HE’s Sundance experience was genuinely exciting and even throttling from time to time, but for the most part the elite, beaver-hat-wearing commissars reiterated their commitment to their “socialist summer camp in the snow” aesthetic, and what has basically become an annual experiment in mass p.c. hypnosis and utopian wish-fulfillment.
For Sundance ’19 was first and foremost about itself — about enforcing a vision of how the world needs to be, and by fulfilling its own self-created image and making real (at least temporarily) its own Neverland vibes.
We’re talking diversity, representation, a higher percentage of films directed by women and people of color (which is obviously welcome and exciting), aggressive frowning at the idea of older white-male critics (thank you, Keri Putnam, for making my life interesting!) and the idea of accumulated taste (which inevitably results “from a thousand distastes,” as Francois Truffaut once said), and cheering the idea of “under-represented” critics.
All mock posters created by The Shiznit.
“’Why Did You Do That?’ is otherwise known as ‘the song about butts that Lady Gaga sings in A Star Is Born. Truth be told, there’s only one butt in the song, but it’s a memorable one: As Gaga’s Ally sings in the opening lines, ‘Why do you look so good in those jeans? / Why’d you come around me with an ass like that?’ Question: Is ‘Why Did You Do That?’ terrible, is it a bop, or is it a terrible song that’s also a bop?” — from “I’m Obsessed With That Song About Butts From A Star Is Born,” by Nate Jones, Vulture, 10.10.18.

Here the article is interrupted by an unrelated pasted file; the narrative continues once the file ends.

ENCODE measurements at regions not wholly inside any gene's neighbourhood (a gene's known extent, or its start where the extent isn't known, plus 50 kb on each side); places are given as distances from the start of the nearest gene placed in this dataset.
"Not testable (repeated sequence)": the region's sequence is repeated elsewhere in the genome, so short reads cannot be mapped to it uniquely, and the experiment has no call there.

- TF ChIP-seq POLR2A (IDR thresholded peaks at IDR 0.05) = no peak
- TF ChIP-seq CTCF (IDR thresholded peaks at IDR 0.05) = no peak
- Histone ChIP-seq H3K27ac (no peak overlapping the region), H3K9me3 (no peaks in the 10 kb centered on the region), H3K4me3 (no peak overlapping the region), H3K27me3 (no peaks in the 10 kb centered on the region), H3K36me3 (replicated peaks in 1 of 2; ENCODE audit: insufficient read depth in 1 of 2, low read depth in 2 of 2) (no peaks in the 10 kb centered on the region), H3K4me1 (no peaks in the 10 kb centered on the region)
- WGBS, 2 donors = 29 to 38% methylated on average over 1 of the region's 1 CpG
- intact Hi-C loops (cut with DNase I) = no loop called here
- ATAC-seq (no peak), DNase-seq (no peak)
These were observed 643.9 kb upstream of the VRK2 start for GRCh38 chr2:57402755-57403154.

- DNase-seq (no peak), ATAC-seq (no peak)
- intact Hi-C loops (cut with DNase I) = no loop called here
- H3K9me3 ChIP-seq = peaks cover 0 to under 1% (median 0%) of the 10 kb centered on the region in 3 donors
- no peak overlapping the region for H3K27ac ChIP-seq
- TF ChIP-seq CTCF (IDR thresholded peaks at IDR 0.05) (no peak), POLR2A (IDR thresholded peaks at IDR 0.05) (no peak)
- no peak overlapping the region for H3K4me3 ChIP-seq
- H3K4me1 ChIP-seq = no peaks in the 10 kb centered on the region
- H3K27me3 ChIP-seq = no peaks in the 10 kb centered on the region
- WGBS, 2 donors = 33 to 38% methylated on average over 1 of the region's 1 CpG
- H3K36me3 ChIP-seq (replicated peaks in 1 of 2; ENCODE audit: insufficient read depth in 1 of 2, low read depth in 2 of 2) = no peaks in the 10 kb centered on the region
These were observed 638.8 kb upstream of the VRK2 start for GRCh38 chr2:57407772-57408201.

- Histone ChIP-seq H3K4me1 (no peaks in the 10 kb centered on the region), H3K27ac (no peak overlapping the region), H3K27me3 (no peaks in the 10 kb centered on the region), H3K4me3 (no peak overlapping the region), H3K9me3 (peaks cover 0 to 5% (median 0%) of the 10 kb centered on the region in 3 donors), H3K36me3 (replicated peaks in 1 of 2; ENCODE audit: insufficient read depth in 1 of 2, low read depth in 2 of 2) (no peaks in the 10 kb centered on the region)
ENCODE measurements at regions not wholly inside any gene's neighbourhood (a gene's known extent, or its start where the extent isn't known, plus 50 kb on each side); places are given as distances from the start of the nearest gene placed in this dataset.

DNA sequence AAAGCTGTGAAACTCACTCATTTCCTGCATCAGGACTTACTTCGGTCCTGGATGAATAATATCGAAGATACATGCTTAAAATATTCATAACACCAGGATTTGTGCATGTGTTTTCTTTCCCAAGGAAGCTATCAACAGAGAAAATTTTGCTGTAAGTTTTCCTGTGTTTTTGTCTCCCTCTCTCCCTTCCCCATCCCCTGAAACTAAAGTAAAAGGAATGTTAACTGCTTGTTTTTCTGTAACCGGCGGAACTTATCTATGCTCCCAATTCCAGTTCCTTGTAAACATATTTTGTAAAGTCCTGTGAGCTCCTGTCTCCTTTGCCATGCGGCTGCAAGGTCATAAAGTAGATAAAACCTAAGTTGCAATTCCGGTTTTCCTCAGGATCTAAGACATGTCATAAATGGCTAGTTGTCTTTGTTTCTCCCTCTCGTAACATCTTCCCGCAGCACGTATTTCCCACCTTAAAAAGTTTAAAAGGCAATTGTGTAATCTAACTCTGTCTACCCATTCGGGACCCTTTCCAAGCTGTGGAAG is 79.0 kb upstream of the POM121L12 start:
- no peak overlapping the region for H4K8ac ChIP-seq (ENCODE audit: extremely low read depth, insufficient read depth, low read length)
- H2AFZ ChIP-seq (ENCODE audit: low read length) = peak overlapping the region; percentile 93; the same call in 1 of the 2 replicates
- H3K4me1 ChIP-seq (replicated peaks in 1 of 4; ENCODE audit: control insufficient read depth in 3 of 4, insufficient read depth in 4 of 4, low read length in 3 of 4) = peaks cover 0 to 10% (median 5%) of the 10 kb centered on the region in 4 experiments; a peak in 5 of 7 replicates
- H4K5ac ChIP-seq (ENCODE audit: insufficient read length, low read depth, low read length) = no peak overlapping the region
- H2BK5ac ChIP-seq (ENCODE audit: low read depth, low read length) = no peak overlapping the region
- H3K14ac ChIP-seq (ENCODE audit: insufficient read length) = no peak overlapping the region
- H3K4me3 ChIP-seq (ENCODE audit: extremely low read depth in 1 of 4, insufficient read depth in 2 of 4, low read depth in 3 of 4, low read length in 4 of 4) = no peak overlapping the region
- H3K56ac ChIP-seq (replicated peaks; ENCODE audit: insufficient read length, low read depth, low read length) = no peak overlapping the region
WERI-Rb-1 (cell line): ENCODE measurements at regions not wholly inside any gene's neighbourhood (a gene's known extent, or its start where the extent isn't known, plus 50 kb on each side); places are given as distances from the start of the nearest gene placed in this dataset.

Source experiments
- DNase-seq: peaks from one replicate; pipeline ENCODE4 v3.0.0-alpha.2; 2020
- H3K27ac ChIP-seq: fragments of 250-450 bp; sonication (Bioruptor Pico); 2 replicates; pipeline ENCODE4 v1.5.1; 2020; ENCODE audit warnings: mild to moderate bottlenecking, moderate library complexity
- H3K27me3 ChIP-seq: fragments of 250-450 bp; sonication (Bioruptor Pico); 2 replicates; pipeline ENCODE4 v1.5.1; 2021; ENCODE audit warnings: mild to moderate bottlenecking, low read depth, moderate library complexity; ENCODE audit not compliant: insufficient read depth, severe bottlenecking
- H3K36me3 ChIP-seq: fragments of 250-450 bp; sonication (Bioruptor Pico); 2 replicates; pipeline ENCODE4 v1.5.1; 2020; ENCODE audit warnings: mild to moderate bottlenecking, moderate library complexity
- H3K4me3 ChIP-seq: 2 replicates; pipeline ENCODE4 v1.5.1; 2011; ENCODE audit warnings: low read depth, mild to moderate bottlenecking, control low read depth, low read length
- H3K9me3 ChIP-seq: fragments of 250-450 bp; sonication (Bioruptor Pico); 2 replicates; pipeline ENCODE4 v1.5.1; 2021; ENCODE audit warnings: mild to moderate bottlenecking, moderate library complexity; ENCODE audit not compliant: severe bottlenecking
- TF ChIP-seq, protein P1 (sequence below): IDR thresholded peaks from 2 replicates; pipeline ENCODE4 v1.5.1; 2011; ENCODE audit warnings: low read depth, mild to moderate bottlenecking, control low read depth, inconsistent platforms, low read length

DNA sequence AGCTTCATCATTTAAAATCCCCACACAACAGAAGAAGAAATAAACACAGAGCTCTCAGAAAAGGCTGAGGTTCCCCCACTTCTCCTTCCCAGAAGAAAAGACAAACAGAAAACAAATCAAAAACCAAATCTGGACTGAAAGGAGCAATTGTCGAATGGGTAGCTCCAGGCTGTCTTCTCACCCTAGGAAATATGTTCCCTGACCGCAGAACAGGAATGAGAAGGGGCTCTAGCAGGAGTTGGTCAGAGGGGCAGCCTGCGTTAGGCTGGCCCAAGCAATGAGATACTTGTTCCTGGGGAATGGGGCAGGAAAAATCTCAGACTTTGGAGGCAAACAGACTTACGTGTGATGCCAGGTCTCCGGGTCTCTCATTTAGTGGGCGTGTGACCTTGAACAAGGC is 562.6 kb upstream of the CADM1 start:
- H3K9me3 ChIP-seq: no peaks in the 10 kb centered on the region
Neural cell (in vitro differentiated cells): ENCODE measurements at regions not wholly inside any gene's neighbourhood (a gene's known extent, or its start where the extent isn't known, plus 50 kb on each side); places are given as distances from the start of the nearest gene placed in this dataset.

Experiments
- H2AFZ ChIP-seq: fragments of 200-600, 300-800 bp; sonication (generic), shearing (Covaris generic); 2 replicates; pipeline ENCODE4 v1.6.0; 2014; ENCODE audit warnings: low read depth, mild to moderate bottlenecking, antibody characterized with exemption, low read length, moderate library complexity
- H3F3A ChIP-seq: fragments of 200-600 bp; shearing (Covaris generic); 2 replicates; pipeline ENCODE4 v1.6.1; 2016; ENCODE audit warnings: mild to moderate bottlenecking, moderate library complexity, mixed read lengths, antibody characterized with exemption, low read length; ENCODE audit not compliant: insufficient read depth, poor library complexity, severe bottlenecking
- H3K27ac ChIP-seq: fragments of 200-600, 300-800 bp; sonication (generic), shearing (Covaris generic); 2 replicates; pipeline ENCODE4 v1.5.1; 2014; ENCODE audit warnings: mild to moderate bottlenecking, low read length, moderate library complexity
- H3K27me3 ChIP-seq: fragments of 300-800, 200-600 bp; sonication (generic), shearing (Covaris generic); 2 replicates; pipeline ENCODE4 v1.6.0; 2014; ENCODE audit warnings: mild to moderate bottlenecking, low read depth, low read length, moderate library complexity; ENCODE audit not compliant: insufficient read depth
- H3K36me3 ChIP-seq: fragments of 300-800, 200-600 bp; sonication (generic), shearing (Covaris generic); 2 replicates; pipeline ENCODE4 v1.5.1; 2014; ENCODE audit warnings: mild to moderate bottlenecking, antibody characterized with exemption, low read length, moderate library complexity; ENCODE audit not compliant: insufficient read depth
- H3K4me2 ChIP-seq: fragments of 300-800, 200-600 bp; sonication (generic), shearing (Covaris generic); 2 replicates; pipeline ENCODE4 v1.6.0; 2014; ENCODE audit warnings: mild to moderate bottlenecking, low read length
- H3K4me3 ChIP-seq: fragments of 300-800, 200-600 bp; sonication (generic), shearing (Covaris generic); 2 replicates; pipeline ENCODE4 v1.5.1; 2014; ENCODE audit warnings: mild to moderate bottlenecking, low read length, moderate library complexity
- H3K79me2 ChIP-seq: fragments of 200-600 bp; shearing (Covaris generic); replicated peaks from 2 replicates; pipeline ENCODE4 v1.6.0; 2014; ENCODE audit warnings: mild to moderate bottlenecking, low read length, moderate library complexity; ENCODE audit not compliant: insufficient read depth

We’ve just begun the final year of the second decade of the 21st Century. Somebody on Twitter was asking this morning for lists of the best films of the last nine years, and so I might as well (a) re-post my long-game roster as well as (b) HE’s top ten from this period (2010 to 2018) at the very end:
Best of 2010: The Social Network, The Fighter, Black Swan, Inside Job, Let Me In, A Prophet, Animal Kingdom, Rabbit Hole, The Tillman Story, Winter’s Bone (10).